He credits the group with inspiring Boston College to open a Catholic Religious Archives Repository, and a similar effort is underway at the Heritage and Research Center at St. Mary's College in Indiana. A group of communities in Cleveland have begun discussions on creating a collaborative effort for sisters' congregations in their region.
"ARCC is only a year old, and we have accomplished a great deal," McCarthy said. "Since it is a volunteer organization, the efforts are being undertaken by individuals who are passionate about saving these valuable collections."
Meanwhile, archivists of religious congregations are diligently building a record about the impact of COVID-19.
Sisters of St. Dominic of Amityville, New York, wait for their first dose of the COVID-19 vaccine Jan. 15 at the motherhouse. (Courtesy of the Amityville Dominicans)
Virginia Dowd, archivist for the Sisters of St. Joseph of Brentwood, New York, said she was disappointed when she began looking at how the community coped with the 1918 pandemic.
"I am scrounging to piece together that story. Almost nothing was written up," she said.
Dowd is determined to keep a permanent record for the COVID-19 pandemic. She asked sisters, including those homebound at the congregation's massive motherhouse on Long Island, to mark their observations. This also includes sisters active in ministries, such as Sr. Kathy Hickey, who recorded her observations about her experiences during the early stages of the pandemic while working at a food pantry in Queens.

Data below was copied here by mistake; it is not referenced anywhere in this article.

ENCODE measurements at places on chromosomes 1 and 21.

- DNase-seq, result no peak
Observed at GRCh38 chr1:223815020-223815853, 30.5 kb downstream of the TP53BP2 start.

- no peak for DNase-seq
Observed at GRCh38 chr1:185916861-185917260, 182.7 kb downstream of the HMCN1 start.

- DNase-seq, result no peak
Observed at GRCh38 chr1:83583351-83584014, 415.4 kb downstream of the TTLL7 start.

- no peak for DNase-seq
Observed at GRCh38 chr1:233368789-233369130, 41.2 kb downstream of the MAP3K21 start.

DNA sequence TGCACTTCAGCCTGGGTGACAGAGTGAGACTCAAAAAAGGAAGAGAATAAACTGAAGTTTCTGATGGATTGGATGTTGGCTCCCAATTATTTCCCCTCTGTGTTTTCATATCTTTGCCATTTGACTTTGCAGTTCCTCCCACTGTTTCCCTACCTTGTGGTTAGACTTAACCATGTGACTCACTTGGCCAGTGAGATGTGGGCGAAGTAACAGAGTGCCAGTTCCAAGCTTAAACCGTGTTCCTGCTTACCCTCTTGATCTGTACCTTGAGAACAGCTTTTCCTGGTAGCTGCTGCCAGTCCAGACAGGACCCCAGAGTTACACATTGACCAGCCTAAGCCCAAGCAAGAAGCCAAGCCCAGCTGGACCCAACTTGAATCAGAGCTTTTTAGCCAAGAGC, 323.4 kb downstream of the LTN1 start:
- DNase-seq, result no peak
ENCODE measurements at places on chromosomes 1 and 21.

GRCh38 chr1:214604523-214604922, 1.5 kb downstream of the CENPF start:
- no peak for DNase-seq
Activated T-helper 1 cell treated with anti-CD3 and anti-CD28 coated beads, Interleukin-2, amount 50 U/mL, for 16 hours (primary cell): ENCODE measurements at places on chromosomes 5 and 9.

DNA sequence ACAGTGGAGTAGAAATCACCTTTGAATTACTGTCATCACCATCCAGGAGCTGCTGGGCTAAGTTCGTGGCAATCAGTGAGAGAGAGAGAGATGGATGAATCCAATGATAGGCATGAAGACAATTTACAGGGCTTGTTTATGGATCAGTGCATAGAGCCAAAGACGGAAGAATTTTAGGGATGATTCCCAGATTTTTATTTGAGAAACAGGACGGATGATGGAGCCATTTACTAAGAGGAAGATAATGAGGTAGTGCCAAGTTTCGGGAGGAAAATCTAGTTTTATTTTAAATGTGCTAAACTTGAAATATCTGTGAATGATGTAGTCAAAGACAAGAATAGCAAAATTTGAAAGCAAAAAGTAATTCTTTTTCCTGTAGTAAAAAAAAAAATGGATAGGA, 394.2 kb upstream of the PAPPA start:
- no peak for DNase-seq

Dowd keeps a permanent record of submitted reflections, with old-fashioned paper files as well as digital collections. She has received 35 reflections from sisters and is seeking more.
Lisa Schell, archivist for the Adrian Dominican Sisters in Michigan, said she has tried to capture pandemic events as they happened. The congregation has been hit hard by COVID-19, losing 13 sisters in early 2021.
Schell has preserved the livestreamed videos of funeral services, as well as photos and texts that ran with the sisters' obituaries. She has also chronicled an extensive volume of congregational statements on social justice issues, such as the Black Lives Matter protests that occurred last summer.
"I look to past research requests to help inform what I should be keeping," Schell said. "Anything related to social justice issues are the key to predicting what scholars in the future will want to research."
Sr. Margaret Kavanagh, archivist for the Sisters of St. Dominic of Amityville, New York, has gathered written reflections from sisters, and the community's communications office is preserving livestreamed liturgies and a closed-circuit television daily prayer service. About two dozen sisters offered reflections, and Kavanagh wants to encourage more.
"Never has so much changed so quickly in 82 years of life!" one sister noted in a 2020 reflection. "Sixty-four years of religious life was more or less very predictable, very routine until March when isolation hit. ... The telephone became a tool for a new ministry of checking in on those housebound. An old form of communication was resurrected — letter writing, using a pen and paper to connect with others. Lessons in piano were given over the telephone."